2nd Wednesday’s Poetry @ Northeast Philadelphia Regional Library Summer/Autumn 2023

Summer/Autumn 2023

2nd Wednesday’s Poetry @ Northeast Regional Library

Featured Poets + Open Mic

Curated By North of Oxford Literary Journal

6pm to 7:30pm

2228 Cottman Avenue, Philadelphia, Pa. 19149

June 14th

Cydney Brown and Evan Anders


Cydney Brown is the 2020 Philadelphia Youth Poet Laureate and author of Daydreaming. She is a Freshman at Northwestern University and has been writing poetry since she was in 5th grade. Brown has been featured in The New York Times, Philadelphia Inquirer, 6abc, Philadelphia Citizen, and Fox29. She is the recipient of The Romero Scholarship For Excellence In Spoken Word. She is a Gold Award Girl Scout, recipient of The Good Citizenship Award, and Shine Global’s Youth Activist Award. Cydney wishes to inspire people to speak their truth and share her poetry with the world.


Evan Anders brews coffee for mass consumption in Philadelphia. His poems have appeared in North Dakota Quarterly, Chicago Quarterly Review, decomp journal, Michigan Quarterly Review, and elsewhere. He is a retired stay-at-home dad who thinks Bob Dylan was best in the eighties.
Visit Evan online at Evan Ander
September 13th
Elliott batTzedek and Autumn McClintock

Elliott batTzedek, MFA in Poetry and Poetry in Translation, received the Robert Bly translation prize and a Leeway Art and Change Award. She is a bookseller and a liturgist for Jewish communities. Her work appears in: American Poetry Review, Massachusetts Review, Cahoodaloodaling, and Naugatuck River Review Her chapbook the enkindled coal of my tongue was published by Wicked Banshee Press.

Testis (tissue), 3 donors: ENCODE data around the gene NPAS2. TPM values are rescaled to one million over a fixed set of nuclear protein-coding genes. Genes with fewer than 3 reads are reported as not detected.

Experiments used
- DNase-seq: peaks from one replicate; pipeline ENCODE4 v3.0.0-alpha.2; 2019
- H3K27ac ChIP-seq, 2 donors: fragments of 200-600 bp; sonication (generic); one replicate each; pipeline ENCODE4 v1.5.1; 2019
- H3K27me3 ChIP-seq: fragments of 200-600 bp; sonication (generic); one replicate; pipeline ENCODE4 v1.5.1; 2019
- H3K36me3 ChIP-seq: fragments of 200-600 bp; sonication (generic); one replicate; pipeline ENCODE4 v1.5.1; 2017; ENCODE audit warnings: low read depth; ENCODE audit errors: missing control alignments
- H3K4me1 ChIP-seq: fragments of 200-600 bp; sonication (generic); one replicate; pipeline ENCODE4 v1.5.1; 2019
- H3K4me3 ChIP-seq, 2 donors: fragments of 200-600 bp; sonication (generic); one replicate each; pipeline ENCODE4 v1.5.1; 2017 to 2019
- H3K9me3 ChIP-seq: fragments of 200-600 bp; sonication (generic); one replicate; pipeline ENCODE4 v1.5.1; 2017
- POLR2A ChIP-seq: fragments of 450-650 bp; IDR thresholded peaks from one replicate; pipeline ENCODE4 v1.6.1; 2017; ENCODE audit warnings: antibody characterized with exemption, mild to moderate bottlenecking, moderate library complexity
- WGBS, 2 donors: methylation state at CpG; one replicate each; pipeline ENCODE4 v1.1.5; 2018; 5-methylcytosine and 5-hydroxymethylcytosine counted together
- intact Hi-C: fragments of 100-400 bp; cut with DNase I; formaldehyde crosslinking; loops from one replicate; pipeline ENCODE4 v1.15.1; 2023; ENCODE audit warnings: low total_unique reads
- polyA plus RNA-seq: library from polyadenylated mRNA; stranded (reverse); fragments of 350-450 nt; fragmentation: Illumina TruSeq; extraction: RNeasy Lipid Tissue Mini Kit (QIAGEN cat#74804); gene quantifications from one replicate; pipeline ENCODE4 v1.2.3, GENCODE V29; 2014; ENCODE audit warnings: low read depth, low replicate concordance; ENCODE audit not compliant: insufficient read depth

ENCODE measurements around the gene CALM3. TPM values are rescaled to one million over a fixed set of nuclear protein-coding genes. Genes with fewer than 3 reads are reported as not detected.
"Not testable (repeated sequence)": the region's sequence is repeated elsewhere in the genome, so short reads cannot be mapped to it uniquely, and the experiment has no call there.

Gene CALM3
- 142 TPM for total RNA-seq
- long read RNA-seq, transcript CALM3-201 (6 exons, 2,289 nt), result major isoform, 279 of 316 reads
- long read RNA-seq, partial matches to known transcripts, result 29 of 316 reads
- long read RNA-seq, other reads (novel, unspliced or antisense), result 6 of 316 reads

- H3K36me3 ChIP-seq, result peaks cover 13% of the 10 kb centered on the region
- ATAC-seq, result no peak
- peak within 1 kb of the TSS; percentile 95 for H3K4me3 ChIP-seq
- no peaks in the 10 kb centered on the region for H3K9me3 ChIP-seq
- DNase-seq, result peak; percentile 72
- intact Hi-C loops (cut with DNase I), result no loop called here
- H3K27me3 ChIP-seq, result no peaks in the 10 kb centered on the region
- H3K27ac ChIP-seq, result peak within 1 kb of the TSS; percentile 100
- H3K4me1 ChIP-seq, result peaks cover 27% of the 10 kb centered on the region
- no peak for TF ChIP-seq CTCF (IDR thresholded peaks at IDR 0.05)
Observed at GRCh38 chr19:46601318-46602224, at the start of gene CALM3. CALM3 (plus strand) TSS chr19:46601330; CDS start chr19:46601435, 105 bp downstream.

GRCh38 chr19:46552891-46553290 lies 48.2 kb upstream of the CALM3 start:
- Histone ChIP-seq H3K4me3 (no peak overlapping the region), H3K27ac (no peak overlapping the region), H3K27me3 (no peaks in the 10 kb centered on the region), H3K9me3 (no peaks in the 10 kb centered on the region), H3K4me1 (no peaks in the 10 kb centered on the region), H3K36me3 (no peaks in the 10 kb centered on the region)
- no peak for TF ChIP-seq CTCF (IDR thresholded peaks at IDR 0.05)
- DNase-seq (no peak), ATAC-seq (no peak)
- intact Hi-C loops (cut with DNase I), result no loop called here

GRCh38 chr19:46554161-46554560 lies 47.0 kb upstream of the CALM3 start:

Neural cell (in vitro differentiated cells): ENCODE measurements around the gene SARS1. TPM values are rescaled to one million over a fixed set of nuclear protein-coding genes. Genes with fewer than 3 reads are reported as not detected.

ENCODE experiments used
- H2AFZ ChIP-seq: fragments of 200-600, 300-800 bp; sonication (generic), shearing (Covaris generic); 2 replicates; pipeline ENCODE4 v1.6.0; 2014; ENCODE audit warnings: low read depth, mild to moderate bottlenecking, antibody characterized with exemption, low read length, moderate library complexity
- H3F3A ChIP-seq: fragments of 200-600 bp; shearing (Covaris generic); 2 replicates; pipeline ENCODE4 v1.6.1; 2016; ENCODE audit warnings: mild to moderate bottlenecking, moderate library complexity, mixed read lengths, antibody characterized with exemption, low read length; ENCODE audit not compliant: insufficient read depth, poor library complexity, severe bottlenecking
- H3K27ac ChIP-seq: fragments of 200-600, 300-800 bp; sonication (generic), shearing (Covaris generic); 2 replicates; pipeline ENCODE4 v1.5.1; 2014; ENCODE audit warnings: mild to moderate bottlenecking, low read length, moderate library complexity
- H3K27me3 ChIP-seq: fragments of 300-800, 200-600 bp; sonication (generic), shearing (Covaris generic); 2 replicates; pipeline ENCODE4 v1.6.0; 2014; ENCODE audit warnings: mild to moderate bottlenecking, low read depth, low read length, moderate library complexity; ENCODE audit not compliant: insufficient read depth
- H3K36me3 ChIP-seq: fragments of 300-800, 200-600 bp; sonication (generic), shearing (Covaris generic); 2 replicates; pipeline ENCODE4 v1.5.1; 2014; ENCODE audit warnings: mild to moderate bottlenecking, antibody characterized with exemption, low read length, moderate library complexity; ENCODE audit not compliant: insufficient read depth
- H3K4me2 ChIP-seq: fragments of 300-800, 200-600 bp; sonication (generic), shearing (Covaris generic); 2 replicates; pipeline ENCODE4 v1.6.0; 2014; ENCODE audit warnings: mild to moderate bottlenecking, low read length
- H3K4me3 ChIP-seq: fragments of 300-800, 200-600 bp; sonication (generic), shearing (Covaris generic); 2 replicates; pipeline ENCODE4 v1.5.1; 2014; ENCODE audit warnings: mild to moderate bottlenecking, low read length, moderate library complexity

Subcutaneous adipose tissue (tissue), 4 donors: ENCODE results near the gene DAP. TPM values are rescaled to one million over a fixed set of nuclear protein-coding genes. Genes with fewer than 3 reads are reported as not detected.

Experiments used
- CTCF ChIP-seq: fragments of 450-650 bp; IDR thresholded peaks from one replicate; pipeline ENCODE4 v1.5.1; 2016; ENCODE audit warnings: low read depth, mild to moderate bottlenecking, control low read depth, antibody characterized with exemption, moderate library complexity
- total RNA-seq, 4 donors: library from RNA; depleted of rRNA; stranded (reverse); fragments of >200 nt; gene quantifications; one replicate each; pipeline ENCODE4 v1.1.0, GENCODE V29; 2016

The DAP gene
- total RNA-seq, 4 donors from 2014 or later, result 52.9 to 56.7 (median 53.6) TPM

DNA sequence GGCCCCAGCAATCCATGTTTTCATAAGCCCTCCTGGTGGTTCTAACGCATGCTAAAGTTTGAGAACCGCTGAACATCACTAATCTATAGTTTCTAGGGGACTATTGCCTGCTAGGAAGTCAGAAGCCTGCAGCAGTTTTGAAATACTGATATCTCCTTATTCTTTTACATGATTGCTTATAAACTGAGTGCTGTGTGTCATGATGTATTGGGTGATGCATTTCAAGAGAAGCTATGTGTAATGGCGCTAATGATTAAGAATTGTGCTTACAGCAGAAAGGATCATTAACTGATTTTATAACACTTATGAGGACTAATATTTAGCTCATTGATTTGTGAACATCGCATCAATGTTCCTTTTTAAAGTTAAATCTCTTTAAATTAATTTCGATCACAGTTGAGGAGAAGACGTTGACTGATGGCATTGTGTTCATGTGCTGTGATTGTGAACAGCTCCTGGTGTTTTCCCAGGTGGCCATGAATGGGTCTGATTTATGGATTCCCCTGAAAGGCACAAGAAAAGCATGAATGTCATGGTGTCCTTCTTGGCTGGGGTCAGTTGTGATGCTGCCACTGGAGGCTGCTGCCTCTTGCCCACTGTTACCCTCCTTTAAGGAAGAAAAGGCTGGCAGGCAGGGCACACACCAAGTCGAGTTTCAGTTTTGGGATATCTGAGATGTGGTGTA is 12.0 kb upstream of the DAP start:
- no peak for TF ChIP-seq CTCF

McClintock Headshot

“Autumn McClintock is a freelance writer and editor living in the Germantown neighborhood of Philadelphia. Her newest chapbook, Dirt Bird, was published by Alexandria Quarterly Press in March 2023, and poems of hers have recently appeared in The Account, Cimarron Review, Denver Quarterly, and The Georgia Review. She is Poetry Editor of Doubleback Review. Find her online at www.autumnmcclintock.com.”

October 11th
Dave Worrell and Leonard Kress


Dave Worrell’s chapbook “We Who Were Bound” was published in August 2012 by Casa de Cinco Hermanas Press. His limited-edition ekphrastic collection “Close to Home” appeared in 2015, featuring paintings by Catherine Kuzma. Dave’s poems have appeared in Slant, Canary, Shot Glass Journal, Heroin Chic, Referential Magazine, Symbiosis, U.S. 1 Worksheets, Exit 13 and elsewhere. He has performed his music-backed poems at Chris’ Jazz Café in Philadelphia and The Cornelia Street Café in New York.


Leonard Kress has published poetry, translations, non-fiction, and fiction in Missouri Review, Massachusetts Review, Iowa Review, American Poetry Review, Harvard Review, etc. His recent collections are The Orpheus Complex and Walk Like Bo Diddley. Living in the Candy Store and Other Poems and his new verse translation of the Polish Romantic epic, Pan Tadeusz by Adam Mickiewicz. Craniotomy Sestinas appeared in 2021. He lives in Blackwood, NJ and teaches at Temple University.



Ten Most Read Poetry Book Reviews at North of Oxford as of National Poetry Month